In Donald Trump’s victory speech early Wednesday morning after winning the presidency, the first thing he mentioned was his infrastructure plan.
“We are going to fix our inner cities, and rebuild our highways, bridges, tunnels, airports, schools, hospitals,” he said. “We’re going to rebuild our infrastructure, which will become, by the way, second to none. And we will put millions of our people to work as we rebuild it.”
He had already promised during the campaign to spend $1 trillion on infrastructure projects without increasing government spending. But the details he’s laid out complicate that picture and could end up costing Americans dearly.
In a report the campaign released in late October, Trump economic advisers Peter Navarro and Wilbur Ross promised “a private sector solution to the provision of public infrastructure.” Rather than have the government raise or borrow money — borrowing that right now would come with very low interest rates — and spend the money on building public projects, Trump instead proposes private infrastructure projects. The government would give these private investors tax credits, and then the investors would raise the money they need to build things like roads and bridges.
The Trump camp claims that this plan won’t cost anything because the tax revenue from increased infrastructure activity would cover the cost of the government’s credits. But that leaves out what the American people would have to pay themselves.
Private investors are only going to be interested in infrastructure projects that come with revenue streams that can make them profits after the projects are completed. Trump’s report makes it clear that it is only talking about projects with “strong and clearly defined cash flows.” Those revenue streams come directly from the people who use infrastructure: the drivers who pay highway tolls as they travel over them, the commuters who pay fees to cross bridges, the households paying higher rates to private companies to use a water system.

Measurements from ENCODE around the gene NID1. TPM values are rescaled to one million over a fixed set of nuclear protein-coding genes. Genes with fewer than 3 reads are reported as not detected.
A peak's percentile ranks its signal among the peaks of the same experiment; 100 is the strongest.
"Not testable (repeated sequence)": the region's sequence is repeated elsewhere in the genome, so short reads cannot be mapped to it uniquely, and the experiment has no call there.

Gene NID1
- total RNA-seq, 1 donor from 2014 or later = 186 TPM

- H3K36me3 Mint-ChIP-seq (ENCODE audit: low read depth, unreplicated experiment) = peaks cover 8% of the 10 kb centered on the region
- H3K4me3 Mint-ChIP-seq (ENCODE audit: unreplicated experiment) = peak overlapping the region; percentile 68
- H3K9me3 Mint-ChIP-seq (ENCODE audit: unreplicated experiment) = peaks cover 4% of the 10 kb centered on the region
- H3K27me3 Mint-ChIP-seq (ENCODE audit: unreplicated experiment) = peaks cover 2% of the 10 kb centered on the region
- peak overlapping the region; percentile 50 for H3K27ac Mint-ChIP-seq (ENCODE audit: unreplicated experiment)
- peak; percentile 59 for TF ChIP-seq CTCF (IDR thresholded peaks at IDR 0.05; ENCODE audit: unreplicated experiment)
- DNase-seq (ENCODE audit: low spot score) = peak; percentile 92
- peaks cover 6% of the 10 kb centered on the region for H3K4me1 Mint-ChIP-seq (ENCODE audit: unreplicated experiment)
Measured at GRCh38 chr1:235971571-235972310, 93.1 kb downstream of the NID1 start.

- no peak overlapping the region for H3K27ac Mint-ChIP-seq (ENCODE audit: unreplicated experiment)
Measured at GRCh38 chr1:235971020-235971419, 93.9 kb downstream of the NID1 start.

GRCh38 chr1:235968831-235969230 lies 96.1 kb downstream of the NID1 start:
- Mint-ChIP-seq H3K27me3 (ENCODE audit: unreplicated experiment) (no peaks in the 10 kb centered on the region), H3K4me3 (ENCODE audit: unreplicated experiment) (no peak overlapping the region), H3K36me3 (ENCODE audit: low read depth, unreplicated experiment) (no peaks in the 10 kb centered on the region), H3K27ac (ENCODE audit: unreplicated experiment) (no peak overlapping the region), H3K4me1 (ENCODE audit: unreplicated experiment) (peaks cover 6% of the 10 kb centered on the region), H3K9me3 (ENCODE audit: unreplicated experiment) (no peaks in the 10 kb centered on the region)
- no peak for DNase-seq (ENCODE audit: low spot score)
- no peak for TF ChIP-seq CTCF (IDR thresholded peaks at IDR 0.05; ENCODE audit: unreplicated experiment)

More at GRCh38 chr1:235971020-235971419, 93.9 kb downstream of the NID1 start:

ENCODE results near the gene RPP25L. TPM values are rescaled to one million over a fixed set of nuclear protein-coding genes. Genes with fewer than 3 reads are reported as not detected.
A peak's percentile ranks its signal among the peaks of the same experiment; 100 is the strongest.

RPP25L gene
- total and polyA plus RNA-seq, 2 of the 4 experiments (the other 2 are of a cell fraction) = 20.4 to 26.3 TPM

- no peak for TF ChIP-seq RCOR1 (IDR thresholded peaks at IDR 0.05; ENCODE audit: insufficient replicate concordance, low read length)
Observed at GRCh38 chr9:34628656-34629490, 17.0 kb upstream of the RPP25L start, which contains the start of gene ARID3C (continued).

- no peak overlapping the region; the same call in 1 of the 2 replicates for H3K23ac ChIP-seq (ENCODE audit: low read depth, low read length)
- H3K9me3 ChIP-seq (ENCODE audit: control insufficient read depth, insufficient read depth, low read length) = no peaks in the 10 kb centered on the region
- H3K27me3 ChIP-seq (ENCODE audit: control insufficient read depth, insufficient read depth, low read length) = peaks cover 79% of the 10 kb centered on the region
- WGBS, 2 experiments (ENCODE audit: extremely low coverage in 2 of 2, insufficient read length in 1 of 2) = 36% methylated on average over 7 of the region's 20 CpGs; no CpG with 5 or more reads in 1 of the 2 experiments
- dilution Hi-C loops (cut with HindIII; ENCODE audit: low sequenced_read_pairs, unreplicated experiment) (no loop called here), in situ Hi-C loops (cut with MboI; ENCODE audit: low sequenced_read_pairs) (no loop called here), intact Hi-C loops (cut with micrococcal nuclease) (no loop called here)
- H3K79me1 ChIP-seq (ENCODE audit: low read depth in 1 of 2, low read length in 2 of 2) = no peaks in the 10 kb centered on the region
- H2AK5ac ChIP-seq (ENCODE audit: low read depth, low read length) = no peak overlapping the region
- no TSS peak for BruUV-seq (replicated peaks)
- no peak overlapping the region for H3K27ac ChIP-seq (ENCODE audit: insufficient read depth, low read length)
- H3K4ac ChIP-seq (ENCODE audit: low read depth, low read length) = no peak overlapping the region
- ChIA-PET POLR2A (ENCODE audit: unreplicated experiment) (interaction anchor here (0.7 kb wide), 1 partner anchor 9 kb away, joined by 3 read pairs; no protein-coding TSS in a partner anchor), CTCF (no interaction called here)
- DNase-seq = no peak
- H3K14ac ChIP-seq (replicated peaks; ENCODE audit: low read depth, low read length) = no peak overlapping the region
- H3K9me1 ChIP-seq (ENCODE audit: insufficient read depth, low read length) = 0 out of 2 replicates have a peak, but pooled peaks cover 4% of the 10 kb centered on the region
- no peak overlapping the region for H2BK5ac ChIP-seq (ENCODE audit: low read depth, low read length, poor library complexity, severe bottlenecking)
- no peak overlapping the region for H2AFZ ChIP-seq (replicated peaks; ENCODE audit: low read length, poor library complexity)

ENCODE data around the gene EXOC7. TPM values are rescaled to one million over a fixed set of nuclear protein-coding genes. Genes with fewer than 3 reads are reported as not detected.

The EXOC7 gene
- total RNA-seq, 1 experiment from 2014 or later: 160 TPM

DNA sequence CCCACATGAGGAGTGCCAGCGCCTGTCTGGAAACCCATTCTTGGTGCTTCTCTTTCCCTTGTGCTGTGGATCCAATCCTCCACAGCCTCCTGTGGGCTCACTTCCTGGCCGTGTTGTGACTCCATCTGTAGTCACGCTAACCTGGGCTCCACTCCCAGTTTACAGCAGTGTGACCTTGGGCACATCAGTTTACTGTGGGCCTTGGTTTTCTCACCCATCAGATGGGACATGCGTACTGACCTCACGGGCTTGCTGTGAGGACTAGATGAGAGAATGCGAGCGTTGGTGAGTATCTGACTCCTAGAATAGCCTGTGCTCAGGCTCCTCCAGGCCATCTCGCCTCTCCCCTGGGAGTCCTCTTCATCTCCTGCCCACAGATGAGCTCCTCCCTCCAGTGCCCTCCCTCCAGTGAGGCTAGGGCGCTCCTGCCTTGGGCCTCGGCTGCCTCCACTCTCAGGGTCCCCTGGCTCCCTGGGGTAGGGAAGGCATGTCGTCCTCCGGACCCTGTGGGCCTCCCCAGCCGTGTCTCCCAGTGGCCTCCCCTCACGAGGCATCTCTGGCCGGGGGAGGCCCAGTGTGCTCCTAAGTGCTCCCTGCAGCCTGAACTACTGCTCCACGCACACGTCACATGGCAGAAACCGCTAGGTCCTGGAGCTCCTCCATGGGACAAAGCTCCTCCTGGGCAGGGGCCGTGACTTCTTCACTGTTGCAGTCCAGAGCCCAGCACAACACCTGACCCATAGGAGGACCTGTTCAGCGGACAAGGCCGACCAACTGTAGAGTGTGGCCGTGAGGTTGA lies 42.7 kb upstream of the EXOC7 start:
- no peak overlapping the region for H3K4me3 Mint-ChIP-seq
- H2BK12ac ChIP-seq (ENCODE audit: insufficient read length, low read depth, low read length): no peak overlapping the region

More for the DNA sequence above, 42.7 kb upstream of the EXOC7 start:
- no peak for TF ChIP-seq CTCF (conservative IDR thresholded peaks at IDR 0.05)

There is a possibility that Trump’s plan would also allow for some hybrid projects that wouldn’t be entirely privatized; Slate’s Jordan Weissmann asked Trump’s advisers, who said the tax credits could be used for public-private partnerships, but didn’t give many details.
But not only would private projects end up costing Americans in higher fees, they also would be unlikely to address some of the most pressing infrastructure needs. Not all projects are ripe for increased fees. That is particularly true in low-income communities, where some infrastructure needs are acute but residents couldn’t necessarily bear to pay more for them.
As one potent example, the residents of Flint, Michigan have demanded that all of their water pipes be replaced after the lead poisoning crisis in which officials didn’t use corrosion control chemicals and the lead from the pipes leached into the water. They still can’t drink straight from their taps, and the pipes could be permanently damaged. But Flint is a city where more than 40 percent of people live below the poverty line and residents have already been paying some of the highest rates in the country. They aren’t likely to be able or willing to shoulder even higher costs in return for an upgraded system.
Even beyond these issues of higher fees were somehow addressed, the claims made by Trump’s advisers that the cost of tax credits would be completely covered by increased tax revenues are dubious. The report says that tax revenue would come from two streams: building infrastructure would necessitate hiring more workers, and if those workers weren’t working before they would start paying taxes on their wages once they were earning them; and it would also mean more profits for the investors in the projects, who would then pay more in taxes on those profits.
But given that the unemployment rate is under 5 percent, it’s possible that many of the workers hired on these projects are already employed and paying taxes, so nothing new would be raised from them. And it is also possible that investors who spend money on the projects would be diverting the money from a different project, which would offset the increase in tax revenue.